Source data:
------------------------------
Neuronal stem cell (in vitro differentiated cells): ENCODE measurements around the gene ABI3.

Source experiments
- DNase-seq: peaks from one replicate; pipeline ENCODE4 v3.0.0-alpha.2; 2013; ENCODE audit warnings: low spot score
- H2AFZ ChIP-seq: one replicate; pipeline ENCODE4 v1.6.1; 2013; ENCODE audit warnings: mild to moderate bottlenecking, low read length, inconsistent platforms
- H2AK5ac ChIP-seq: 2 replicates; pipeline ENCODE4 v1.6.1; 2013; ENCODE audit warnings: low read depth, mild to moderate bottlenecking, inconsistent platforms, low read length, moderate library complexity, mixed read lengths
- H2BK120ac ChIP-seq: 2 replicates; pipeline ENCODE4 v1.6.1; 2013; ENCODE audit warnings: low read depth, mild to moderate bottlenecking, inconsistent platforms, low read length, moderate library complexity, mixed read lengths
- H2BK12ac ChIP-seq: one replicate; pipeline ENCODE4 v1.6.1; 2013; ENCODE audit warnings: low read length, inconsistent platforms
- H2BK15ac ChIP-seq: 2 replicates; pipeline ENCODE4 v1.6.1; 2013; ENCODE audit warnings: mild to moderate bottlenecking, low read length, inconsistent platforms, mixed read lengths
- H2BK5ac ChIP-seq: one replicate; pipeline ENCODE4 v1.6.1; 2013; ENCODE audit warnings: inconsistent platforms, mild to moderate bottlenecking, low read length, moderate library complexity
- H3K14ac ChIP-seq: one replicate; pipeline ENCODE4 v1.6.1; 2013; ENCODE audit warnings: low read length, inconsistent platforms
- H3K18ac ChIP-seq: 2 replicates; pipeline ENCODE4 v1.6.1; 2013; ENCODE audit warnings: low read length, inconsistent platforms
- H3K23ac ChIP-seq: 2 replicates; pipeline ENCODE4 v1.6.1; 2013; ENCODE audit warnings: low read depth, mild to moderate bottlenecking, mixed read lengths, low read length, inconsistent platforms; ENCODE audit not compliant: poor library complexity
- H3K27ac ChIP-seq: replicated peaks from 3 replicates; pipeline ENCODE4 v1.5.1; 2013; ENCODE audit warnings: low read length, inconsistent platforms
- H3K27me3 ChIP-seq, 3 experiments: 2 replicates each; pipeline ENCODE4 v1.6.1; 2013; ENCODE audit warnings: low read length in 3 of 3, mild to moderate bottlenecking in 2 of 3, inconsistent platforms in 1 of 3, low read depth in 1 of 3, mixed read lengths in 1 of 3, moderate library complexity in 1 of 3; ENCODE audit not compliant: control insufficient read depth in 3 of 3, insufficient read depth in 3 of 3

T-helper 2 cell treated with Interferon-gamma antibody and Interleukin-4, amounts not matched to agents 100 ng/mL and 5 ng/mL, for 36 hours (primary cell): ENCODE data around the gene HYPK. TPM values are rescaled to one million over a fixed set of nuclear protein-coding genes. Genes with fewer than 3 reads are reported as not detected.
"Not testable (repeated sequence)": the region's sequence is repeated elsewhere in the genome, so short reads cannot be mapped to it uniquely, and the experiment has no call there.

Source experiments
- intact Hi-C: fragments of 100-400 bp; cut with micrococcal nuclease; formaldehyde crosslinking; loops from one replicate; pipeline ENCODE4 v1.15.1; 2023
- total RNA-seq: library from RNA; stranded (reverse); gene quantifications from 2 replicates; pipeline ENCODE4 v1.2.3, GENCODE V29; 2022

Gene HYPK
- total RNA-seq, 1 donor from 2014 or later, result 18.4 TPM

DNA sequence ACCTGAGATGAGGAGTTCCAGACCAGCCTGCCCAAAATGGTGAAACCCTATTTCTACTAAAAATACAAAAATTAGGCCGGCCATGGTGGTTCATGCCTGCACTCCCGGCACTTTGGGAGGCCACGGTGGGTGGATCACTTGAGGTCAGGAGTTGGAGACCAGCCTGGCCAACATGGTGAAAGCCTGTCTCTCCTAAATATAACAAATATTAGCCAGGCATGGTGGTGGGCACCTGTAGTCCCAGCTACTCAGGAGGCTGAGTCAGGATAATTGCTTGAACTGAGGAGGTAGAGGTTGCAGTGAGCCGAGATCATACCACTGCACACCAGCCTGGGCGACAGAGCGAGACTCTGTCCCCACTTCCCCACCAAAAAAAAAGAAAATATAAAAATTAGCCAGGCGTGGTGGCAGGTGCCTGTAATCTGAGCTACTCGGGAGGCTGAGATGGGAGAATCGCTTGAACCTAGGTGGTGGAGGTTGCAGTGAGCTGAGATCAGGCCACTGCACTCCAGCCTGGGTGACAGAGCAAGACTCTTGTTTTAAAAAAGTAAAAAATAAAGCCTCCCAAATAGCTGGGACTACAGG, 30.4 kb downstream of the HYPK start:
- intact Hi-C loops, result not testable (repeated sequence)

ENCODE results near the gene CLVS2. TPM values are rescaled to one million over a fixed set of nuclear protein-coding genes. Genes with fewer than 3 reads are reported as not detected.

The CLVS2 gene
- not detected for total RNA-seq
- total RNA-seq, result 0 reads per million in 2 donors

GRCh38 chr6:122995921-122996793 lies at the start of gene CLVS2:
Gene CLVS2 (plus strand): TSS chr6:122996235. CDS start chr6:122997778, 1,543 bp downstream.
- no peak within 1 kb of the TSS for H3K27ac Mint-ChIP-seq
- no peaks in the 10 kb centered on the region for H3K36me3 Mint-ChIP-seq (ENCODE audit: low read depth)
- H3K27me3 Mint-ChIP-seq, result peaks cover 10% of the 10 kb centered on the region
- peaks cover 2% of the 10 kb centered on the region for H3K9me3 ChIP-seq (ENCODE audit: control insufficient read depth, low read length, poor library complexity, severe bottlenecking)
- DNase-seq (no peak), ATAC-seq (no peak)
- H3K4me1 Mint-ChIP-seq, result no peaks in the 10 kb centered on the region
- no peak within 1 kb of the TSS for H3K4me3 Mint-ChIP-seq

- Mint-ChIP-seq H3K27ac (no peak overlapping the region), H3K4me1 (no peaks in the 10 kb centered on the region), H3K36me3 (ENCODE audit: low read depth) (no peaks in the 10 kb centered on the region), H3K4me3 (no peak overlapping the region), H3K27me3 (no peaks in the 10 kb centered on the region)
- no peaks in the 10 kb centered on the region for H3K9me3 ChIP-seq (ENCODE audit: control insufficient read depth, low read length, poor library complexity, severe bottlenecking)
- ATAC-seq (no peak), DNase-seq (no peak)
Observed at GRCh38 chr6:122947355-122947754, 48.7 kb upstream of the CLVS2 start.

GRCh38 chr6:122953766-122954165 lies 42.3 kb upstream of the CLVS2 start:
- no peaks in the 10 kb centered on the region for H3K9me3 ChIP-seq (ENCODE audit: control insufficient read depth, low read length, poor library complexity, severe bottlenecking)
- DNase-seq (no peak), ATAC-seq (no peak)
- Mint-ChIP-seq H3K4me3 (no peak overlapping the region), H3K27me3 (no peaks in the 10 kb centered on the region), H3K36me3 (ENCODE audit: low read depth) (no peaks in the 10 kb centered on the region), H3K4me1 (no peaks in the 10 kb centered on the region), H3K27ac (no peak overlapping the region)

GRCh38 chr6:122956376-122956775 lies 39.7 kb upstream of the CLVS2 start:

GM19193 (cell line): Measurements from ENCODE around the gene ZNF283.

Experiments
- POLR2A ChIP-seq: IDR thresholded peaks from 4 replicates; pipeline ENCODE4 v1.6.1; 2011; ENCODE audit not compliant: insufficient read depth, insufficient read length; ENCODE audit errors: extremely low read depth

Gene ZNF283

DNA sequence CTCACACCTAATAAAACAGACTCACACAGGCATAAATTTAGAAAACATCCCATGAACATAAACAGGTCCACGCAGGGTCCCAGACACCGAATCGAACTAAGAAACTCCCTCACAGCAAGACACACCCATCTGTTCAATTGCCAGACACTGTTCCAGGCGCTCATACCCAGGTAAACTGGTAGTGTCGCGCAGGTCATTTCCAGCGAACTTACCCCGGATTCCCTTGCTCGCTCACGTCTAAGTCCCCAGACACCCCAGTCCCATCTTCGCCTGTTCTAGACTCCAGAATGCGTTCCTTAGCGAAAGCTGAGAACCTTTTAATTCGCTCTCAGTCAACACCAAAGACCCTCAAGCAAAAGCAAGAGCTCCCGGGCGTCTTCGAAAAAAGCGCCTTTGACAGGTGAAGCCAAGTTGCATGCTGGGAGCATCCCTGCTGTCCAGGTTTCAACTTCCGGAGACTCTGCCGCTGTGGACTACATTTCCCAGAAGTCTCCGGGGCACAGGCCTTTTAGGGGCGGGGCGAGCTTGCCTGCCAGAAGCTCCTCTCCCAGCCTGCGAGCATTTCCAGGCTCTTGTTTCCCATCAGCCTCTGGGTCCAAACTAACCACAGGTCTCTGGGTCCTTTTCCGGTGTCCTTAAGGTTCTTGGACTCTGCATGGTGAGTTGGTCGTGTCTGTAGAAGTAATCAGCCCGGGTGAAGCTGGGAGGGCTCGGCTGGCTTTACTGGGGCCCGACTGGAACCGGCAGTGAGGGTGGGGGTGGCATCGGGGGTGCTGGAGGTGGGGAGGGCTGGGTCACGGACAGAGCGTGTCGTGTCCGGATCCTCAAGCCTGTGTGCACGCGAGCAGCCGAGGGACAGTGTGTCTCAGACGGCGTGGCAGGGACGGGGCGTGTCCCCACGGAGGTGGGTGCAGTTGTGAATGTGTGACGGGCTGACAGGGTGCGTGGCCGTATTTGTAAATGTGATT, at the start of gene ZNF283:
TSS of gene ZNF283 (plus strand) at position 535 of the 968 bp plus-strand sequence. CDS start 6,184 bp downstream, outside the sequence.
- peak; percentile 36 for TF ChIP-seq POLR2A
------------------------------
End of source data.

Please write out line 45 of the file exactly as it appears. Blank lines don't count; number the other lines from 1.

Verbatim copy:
GRCh38 chr6:122956376-122956775 lies 39.7 kb upstream of the CLVS2 start: